Printing Plates

The Role Printing Plates Play in the Printing Process

Although state-of-the-art commercial printing companies are moving to digital printing, many printers still use the tried-and-true offset printing method that has been the standard in commercial printing for more than a century.

Offset Printing Process

Offset lithography—one of the most common way to print ink on paper—uses printing plates to transfer an image to paper or other substrates. The plates are usually made of a thin sheet of metal, but in some instances plates may be plastic, rubber or paper.

Metal plates are more expensive than paper or other plates, but they last longer, produce high-quality images on paper, and have greater accuracy than plates made of other materials. 

An image is put on the printing plates using a photomechanical or photochemical process during a stage of production known as prepress—one plate for each color ink to be printed. 

Printing plates are attached to the plate cylinders on the printing press. Ink and water are applied to rollers and then transferred to an intermediary cylinder (blanket) and then to the plate, where the ink clings only to the imaged areas of the plate. Then the ink transfers to the paper.

Prepress Plating Decisions

A print job that prints only in black ink requires only one plate. A print job that prints in red and black ink requires two plates. In general, the more plates that are needed to print a job, the higher the price.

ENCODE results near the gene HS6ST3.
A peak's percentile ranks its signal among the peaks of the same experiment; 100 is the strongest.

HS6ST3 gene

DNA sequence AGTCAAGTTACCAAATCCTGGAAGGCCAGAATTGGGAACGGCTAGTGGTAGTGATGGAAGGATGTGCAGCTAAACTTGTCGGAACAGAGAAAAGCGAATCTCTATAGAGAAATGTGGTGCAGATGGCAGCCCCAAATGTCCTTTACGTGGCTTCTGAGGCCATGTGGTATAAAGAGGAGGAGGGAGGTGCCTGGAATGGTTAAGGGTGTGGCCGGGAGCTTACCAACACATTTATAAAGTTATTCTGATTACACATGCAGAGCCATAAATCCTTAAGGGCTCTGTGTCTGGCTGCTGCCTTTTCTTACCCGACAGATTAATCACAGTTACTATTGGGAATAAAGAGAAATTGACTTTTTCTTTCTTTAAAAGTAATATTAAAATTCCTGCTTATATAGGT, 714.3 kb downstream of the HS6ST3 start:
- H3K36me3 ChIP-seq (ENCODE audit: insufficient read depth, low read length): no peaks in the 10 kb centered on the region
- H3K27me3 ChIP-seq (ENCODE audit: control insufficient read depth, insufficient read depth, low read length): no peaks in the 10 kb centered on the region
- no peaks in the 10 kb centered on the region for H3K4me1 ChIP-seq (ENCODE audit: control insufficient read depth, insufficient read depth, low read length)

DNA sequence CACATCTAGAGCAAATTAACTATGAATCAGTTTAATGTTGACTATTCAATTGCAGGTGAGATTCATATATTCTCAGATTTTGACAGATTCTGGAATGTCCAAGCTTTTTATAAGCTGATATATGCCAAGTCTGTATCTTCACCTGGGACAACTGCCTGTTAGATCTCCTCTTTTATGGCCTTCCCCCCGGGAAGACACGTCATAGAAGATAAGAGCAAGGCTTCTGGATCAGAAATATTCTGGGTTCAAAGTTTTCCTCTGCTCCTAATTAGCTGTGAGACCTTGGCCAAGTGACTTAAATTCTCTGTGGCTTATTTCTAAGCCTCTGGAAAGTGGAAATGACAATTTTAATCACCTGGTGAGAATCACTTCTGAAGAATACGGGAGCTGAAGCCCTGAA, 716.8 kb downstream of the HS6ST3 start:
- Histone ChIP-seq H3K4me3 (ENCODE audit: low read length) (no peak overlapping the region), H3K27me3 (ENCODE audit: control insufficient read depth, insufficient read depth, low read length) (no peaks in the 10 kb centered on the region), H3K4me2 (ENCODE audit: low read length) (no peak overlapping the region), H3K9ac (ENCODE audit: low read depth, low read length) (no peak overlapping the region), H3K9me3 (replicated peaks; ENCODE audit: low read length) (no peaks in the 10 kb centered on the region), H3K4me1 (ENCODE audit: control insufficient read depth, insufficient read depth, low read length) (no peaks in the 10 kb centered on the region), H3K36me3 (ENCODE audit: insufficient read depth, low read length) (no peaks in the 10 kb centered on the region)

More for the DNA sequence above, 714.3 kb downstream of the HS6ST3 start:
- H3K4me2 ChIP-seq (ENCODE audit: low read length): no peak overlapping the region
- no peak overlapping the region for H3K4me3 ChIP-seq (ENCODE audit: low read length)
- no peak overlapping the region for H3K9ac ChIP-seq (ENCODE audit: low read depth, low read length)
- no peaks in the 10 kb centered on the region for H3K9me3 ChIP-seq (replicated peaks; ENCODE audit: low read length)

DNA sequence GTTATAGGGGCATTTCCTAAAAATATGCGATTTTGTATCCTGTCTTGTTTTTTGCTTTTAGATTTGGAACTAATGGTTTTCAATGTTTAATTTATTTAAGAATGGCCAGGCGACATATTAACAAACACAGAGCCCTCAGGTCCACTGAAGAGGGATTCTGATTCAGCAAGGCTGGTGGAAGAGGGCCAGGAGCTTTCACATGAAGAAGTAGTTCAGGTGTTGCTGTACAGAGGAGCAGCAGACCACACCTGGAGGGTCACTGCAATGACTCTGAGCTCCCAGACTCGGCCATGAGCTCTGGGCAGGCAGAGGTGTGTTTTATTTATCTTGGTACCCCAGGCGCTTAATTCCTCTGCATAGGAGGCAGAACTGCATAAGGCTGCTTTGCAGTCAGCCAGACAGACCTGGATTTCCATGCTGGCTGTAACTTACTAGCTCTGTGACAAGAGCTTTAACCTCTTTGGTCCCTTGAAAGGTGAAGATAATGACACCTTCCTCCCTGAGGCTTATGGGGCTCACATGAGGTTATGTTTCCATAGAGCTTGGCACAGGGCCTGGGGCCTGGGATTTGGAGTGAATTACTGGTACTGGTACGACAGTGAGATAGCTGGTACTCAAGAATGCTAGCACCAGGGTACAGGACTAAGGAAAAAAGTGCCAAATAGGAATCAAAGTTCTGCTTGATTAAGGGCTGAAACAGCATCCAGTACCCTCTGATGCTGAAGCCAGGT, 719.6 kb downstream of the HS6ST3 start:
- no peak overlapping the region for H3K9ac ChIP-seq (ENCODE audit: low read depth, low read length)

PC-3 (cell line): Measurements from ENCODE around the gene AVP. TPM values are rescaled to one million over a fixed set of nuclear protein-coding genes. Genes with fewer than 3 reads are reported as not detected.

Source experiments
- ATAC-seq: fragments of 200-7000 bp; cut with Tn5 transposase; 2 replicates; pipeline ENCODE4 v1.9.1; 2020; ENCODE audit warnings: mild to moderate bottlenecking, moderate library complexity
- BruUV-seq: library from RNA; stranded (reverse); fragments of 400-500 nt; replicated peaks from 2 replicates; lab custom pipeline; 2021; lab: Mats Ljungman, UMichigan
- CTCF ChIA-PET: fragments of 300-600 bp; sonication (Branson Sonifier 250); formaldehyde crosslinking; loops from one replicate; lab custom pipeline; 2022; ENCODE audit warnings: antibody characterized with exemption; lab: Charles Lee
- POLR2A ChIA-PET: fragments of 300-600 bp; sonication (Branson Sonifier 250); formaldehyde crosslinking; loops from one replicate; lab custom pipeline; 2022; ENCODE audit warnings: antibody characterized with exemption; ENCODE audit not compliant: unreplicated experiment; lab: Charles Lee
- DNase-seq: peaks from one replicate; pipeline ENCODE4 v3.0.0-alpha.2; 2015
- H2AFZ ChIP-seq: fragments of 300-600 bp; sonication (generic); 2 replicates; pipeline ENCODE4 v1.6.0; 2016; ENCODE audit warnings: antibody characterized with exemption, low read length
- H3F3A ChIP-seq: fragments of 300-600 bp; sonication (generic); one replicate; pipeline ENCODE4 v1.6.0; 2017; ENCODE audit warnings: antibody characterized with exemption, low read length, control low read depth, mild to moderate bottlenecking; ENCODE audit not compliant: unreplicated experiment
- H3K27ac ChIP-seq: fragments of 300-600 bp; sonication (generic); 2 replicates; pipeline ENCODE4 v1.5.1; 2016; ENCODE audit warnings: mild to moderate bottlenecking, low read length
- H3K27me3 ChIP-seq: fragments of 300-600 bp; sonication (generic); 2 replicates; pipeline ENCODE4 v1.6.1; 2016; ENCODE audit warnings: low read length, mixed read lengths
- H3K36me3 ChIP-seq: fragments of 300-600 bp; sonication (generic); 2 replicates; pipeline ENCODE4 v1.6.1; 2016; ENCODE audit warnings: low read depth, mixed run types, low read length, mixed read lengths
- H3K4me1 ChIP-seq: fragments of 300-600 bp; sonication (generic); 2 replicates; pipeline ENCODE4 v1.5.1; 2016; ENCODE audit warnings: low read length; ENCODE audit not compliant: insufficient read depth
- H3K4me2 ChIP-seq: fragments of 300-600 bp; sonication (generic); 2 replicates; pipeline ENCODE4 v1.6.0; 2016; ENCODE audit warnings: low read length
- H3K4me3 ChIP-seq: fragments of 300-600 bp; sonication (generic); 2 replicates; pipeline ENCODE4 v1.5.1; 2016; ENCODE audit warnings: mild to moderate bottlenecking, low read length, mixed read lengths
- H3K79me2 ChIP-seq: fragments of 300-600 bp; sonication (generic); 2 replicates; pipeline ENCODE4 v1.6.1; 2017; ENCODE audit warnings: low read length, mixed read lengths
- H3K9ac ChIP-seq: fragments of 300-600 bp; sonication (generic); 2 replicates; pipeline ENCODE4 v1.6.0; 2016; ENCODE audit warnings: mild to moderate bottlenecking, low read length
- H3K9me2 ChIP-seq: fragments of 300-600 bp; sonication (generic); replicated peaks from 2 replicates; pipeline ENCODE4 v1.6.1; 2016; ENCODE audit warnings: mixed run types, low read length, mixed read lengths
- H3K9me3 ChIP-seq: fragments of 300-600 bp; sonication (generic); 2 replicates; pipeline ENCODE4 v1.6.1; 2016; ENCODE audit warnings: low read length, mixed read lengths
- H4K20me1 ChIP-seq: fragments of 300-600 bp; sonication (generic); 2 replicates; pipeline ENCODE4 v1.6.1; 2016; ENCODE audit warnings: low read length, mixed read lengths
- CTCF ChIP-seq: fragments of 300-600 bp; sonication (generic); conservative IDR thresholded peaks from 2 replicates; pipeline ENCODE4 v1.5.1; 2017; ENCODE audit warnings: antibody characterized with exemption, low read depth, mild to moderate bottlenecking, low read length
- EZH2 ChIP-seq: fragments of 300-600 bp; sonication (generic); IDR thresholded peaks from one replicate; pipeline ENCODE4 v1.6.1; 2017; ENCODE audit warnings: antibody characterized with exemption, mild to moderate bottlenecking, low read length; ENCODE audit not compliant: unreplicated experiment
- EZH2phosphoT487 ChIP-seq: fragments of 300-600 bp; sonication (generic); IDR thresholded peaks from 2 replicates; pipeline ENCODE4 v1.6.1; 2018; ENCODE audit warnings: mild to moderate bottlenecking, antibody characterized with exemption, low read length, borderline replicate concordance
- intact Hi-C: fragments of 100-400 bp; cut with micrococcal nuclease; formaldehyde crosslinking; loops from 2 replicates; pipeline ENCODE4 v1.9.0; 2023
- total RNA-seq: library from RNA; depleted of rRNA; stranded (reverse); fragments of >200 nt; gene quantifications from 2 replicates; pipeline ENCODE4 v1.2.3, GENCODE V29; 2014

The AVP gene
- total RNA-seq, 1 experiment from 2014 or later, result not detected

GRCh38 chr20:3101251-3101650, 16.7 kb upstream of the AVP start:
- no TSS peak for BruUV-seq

Things become more complicated when color photos are involved.

Offset printing requires the separation of colored images into four ink colors—cyan, magenta, yellow and black. The CMYK files eventually become four plates that run on the printing press at the same time on four cylinders. CMYK is different from the RGB (red, green, blue) color model you see on your computer screen.

The digital files for every print job are examined and adjusted to minimize the number of plates needed to print the project and to convert color images or complicated files to only CYMK. 

In some cases, there may be more than four plates—if a logo must appear in a certain Pantone color, for example or if a metallic ink is used in addition to full-color images.

Depending on the size of the finished printed product, several copies of the file may be printed on a large sheet of paper and then trimmed to size afterward. When a job prints on both sides of the sheet of paper, the prepress department may impose the image to print all fronts on one plate and all backs on another, an imposition known as sheetwise, or with both the front and back on a single plate in a work-and-turn or work-and-tumble layout. Of these, sheetwise is usually the most expensive because it takes double the number of plates. Depending on the size of the project, the number of inks and the size of the sheet of paper, the prepress department chooses the most efficient way to impose the project on the plates.

Other Plate Types

In screen printing, the screen is the equivalent of the printing plate. It can be created manually or photochemically and is usually a porous fabric or stainless steel mesh stretched over a frame.

Paper plates are usually suitable only for short print runs without close or touching colors that require trapping. Plan your design so that paper plates can be used effectively if you want to save money. Not all commercial printers offer this option.